Act like a man

The other preschool boys tossed balls, but Matt played house with the girls. What do you do when your son doesn't act like the other boys?

Published April 9, 2004 8:13PM (EDT)

During my two pregnancies, the air was thick with my wishes for my babies. I searched for dandelion fluff, wayward eyelashes and the first star. I wished every chance I got. I wished for my children to be healthy, brilliant and happy. And I threw in an extra wish, a wish I didn't share with my family and friends.

I thought about that wish as I watched my 3-year-old boy bustle about the play kitchen, scrambling plastic eggs and setting them on the checkered tablecloth next to a vase of yellow plastic flowers. Red toenails peeked out from sparkly pink high heels. My little homemaker deftly fed orange juice to the baby doll while pretending to wash the dishes.

While the other boys in preschool tossed balls, my son played house with the girls. The boys in the playground climbed the jungle gym; Matt hunted for four-leaf clover in the grass. His friends wanted Power Rangers for their birthdays; Matt wanted a toy vacuum cleaner.

"He's just copying his big sister," people said. But he wasn't. Liza, two years older than Matt, climbed trees, raced toy cars and rejected most things feminine. Her first word was "ball." When a friend gave her a Barbie for her fifth birthday, Liza cut off the doll's hair and dumped her, stripped and clipped, into the wastebasket. No, Matt's preferences were completely his own, and as natural as his preference for chicken fingers over fish sticks.

In the beginning, I was delighted by my children's gender-defying personalities. My feminist credentials are impeccable, beginning with ERA marches and a stint at Ms. magazine and continuing through my children's hyphenated last names. So it was understandable that the special wish I made was for an active, tomboy daughter and a sweet, sensitive son. A fairy godmother must have been listening.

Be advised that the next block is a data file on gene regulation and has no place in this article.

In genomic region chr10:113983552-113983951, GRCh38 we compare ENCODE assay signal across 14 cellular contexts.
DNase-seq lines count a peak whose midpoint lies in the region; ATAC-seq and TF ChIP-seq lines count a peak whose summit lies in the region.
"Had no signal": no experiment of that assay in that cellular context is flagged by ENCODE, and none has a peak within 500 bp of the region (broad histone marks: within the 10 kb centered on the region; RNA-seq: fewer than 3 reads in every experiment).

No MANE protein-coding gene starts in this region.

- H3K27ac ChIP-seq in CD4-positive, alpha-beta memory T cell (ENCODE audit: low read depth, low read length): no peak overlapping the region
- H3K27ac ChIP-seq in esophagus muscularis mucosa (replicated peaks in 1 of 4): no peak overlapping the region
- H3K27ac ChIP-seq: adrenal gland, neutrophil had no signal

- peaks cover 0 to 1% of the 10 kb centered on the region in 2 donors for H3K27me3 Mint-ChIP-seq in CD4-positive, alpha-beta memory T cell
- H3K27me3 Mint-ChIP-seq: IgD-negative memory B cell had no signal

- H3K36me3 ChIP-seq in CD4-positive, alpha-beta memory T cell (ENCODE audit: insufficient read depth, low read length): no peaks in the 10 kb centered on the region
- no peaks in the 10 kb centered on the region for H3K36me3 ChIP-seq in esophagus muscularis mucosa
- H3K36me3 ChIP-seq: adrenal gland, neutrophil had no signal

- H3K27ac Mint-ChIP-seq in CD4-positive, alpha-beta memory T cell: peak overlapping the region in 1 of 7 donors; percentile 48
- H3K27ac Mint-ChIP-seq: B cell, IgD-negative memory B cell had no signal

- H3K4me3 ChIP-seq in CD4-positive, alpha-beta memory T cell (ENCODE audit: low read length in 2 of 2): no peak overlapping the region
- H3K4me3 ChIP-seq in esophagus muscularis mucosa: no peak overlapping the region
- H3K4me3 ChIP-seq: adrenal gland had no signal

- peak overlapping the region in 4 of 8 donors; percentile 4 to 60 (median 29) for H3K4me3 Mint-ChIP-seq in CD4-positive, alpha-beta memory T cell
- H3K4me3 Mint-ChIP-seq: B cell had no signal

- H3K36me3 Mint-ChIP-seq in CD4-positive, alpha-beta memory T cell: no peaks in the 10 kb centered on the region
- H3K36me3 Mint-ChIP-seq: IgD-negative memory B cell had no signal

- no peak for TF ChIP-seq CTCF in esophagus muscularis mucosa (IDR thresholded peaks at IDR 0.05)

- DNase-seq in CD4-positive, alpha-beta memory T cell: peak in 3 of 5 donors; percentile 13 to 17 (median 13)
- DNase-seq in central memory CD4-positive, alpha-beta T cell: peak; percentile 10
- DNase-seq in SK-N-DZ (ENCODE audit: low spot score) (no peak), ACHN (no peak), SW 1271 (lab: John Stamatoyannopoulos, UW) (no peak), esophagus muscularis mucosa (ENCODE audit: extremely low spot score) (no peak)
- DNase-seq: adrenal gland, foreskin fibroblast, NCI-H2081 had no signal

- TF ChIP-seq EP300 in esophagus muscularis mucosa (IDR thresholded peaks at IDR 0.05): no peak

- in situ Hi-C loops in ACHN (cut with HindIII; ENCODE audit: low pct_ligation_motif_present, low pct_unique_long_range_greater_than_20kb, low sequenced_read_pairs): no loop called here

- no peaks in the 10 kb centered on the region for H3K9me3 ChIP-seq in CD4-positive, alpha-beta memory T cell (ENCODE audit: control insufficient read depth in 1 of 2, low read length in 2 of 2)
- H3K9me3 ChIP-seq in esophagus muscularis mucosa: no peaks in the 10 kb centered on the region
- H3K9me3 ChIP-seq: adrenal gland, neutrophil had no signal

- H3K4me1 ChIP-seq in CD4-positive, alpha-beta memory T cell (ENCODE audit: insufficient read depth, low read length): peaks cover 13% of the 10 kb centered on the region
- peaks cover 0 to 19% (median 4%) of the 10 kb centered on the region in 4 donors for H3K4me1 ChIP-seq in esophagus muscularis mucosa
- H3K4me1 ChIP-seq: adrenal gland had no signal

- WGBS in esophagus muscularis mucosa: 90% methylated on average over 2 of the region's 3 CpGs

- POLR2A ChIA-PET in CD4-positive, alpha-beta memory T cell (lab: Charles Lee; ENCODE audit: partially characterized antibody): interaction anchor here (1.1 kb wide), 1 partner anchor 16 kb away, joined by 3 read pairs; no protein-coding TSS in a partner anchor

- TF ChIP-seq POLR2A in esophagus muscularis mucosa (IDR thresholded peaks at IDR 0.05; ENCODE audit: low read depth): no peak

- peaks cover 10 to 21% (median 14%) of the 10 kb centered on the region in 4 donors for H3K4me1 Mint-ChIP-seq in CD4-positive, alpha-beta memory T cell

My husband, Richard, loved Matt's gentle nature too, but he thought I was dangerously naive. He tutored me on what being a boy is all about, which I can sum up in one word: sports. "It's how they form friendships, it's how they judge each other, it's what they talk about," he said: If a boy is a klutz on the baseball field, the other boys will shun him. What about a boy like Matt, who didn't even want to set foot on the field?

I tried to dismiss Richard's worries. "You're talking about Cleveland in the '60s," I said. "Times have changed, and anyway, sports aren't such a big deal in San Francisco."

"You're dreaming," Richard replied.

So when Matt started kindergarten, I signed him up for the soccer team. The team was coed, the uniforms were cool, and the kids got treats after each game. I was optimistic.

Anyone who has watched 5-year-olds play soccer knows there is a pattern when the ball is in play. Ball gets kicked. Team members abandon positions and swarm toward the ball. Fastest kid kicks ball.

I suppose you could say Matt was just making sure his section of the field was covered. He stayed put, inspecting his cleats, watching the seagulls swoop. He was Ferdinand the Bull in the middle of the field, sniffing daisies while the other little bulls charged. If the ball happened to come his way, he watched it pass by with mild interest.

I wasn't surprised by Matt's aversion to soccer (and every other sport), but I was disturbed that he seemed to be the only one. What happens to boys who don't follow the boy script? I remember a fairy tale about a lad who spends his days quietly tending the fire at home instead of going out into the world like the other men. The young man is an outcast, scorned and pitied, but he has a secret: a magic horse hidden in the woods. One day, the king announces that he has placed his daughter atop a glass hill and he will give her hand and half the kingdom to the man who can ride to the top. All the strong princes and knights of the land try, but it is the gentle lad with his magic horse who prevails.